After years of trials and errors, virtual reality (VR) is finally a reality. Top laptop and desktop manufacturers have invested heavily to propel the technology to mainstream success, and today, anyone from heavy gamers to casual thrill-seekers can have a go at the immersive experiences that VR offers.
In addition to capable hardware, the VR ready gaming sector has benefited a great deal from the emergence of developers who are, now more than ever before, learning the ins and outs of virtual reality development. The market is now brimming with great VR games which promise to captivate your gaming spirit regardless of the genre you prefer.
So, are you wondering what title to start with once you get your hands on a headset? Well, here’s a look at five of the most exciting games you can play on a VR-ready laptop or PC.
Five Next Gen VR Games
1. Resident Evil 7: Biohazard – PlayStation VR
Since Resident Evil 4, Capcom has been struggling to recapture the magic that once made the survival horror genre synonymous with Resident Evil. That is why, with Biohazard, the company opted to mix things up a bit by moving to first-person gameplay and, for the first time, incorporating full VR support.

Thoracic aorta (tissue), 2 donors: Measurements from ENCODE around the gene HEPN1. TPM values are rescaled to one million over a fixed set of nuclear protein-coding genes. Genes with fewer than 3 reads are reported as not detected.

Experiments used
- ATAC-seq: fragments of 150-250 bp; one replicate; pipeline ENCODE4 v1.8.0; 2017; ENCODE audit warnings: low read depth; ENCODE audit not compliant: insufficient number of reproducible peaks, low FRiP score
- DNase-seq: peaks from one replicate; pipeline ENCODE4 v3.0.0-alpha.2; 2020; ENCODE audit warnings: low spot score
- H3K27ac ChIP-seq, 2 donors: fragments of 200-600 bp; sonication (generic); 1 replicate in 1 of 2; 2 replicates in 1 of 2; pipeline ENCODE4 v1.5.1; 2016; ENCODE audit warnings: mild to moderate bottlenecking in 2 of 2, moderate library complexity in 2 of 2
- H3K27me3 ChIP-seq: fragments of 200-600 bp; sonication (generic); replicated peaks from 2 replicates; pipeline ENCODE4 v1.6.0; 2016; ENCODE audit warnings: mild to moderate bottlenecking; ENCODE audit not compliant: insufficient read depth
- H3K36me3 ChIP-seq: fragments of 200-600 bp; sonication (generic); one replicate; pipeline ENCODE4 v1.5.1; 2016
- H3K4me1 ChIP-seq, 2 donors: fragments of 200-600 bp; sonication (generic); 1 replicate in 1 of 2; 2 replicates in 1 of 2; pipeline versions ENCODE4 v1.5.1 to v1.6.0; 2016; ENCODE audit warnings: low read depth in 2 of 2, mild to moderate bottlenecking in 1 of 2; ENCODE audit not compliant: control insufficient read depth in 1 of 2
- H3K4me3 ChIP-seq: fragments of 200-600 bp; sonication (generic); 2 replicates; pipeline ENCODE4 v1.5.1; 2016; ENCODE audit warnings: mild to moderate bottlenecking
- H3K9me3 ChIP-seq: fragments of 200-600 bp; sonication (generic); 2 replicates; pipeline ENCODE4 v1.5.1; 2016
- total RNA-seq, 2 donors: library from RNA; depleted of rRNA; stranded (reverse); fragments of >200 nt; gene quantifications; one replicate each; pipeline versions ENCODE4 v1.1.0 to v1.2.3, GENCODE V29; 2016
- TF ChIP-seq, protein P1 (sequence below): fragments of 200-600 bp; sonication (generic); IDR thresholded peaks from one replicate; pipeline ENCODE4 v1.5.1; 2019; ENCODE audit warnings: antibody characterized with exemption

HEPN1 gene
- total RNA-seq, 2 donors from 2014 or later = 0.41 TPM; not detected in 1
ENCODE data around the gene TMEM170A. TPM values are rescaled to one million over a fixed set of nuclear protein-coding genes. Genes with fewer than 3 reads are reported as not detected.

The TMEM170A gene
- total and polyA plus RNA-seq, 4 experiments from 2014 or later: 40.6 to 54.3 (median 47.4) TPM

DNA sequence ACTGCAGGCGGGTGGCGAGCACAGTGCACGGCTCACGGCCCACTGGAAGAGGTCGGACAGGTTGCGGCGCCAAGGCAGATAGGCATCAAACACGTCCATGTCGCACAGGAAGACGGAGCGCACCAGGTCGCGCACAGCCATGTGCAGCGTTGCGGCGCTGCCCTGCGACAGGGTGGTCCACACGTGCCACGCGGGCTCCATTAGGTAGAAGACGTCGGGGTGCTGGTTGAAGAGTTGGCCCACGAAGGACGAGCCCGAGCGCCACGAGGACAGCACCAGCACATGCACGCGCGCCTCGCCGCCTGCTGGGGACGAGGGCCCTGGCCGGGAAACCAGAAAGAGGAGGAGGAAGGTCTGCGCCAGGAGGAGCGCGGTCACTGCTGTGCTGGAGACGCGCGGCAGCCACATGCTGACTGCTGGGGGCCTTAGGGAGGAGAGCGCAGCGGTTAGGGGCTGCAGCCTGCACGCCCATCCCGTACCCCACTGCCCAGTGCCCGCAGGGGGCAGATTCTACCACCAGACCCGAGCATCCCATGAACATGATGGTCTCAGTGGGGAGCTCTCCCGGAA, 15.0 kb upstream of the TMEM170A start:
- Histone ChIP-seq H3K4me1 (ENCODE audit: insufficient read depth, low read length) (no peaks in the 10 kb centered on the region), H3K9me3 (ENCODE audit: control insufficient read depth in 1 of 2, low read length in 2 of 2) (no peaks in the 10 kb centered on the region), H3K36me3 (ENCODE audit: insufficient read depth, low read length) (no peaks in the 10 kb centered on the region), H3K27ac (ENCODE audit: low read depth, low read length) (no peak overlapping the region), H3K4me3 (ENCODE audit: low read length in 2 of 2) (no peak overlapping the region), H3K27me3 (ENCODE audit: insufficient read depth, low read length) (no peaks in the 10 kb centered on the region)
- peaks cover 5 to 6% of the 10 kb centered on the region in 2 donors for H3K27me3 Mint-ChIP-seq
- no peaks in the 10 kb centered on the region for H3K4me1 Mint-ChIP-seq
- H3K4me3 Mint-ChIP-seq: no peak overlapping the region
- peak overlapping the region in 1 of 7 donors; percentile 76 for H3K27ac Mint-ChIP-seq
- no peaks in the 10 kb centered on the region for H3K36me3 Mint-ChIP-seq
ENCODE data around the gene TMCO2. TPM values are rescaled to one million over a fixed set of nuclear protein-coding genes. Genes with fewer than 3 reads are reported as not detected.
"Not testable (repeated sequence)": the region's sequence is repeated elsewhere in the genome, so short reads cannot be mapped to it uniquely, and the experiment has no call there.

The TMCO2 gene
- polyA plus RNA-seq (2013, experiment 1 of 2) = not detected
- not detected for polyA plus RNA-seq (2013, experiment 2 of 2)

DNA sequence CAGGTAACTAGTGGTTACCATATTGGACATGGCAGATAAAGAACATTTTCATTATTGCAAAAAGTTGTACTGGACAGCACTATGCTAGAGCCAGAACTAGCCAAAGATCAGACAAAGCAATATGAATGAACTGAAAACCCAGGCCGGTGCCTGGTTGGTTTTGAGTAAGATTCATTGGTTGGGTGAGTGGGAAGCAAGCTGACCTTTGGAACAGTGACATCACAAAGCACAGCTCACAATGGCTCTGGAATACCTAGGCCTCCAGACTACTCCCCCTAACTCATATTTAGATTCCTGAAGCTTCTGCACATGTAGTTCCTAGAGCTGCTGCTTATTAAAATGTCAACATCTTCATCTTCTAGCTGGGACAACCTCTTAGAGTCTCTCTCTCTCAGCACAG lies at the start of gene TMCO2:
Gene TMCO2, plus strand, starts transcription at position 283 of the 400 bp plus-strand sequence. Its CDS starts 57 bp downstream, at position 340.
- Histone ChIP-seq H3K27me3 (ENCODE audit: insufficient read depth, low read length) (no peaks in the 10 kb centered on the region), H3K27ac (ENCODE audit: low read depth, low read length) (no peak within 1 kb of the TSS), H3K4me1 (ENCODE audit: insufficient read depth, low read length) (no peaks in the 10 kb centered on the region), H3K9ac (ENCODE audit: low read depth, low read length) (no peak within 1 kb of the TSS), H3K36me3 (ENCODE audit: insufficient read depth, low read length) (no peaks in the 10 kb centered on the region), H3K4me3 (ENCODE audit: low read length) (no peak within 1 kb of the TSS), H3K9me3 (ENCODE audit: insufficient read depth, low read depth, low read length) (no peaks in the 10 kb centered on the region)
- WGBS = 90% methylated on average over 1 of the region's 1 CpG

Resident Evil 7 unites elements from past acclaimed installments, such as slow pacing, mind-bending puzzles, and desperation for survival, with the breathtaking experience of virtual reality. Running and gunning your way through will not be an option, as you will have to think tactically, surviving the numerous encounters with freaky enemies. Thankfully, there’s only one location to explore throughout the game, so, save for a free-handed helping of jump scares, you’ll mostly be concerned about finishing the exhilarating campaign than pissing your pants.
Biohazard makes a new statement for survival horror games and is well on par with the legendary games in the franchise. While you can play it outside VR on PC, Xbox One, or PS4, the game perfectly embraces virtual reality as a medium to deliver a truly compelling experience.
2. Lone Echo – Oculus Rift
Dawn Studio is not the first VR game developer to put players in space, but amidst spaceship fighter sims like Elite: Dangerous and stomach-turning adventures like Adrift, Lone Echo is the first title that really gets it right.
Taking full advantage of the Oculus Rift Touch controllers, the game lets you make proper use of zero gravity. You can grab onto items, surfaces, and structures around you, and push/pull them to launch yourself off in the desired location. It’s a sense of gravitational freedom that makes you feel like a real astronaut floating around the International Space Station, despite your feet being firmly on the ground.
In addition to the near-perfect space-VR experience, Lone Echo’s lengthy storyline is packed with attention-grasping and memorable moments, and even though nothing pops out to eat you, it remarkably keeps you on your toes
3. Star Trek: Bridge Crew – HTC Vive, Oculus Rift, and PlayStation VR
If you’re a Star Trek fan, your dreams will become a reality when you strap on your VR headset and jump into Bridge Crew. Once you’re hooked in, you’ll take control of one of four players, each with specific roles aboard the Enterprise.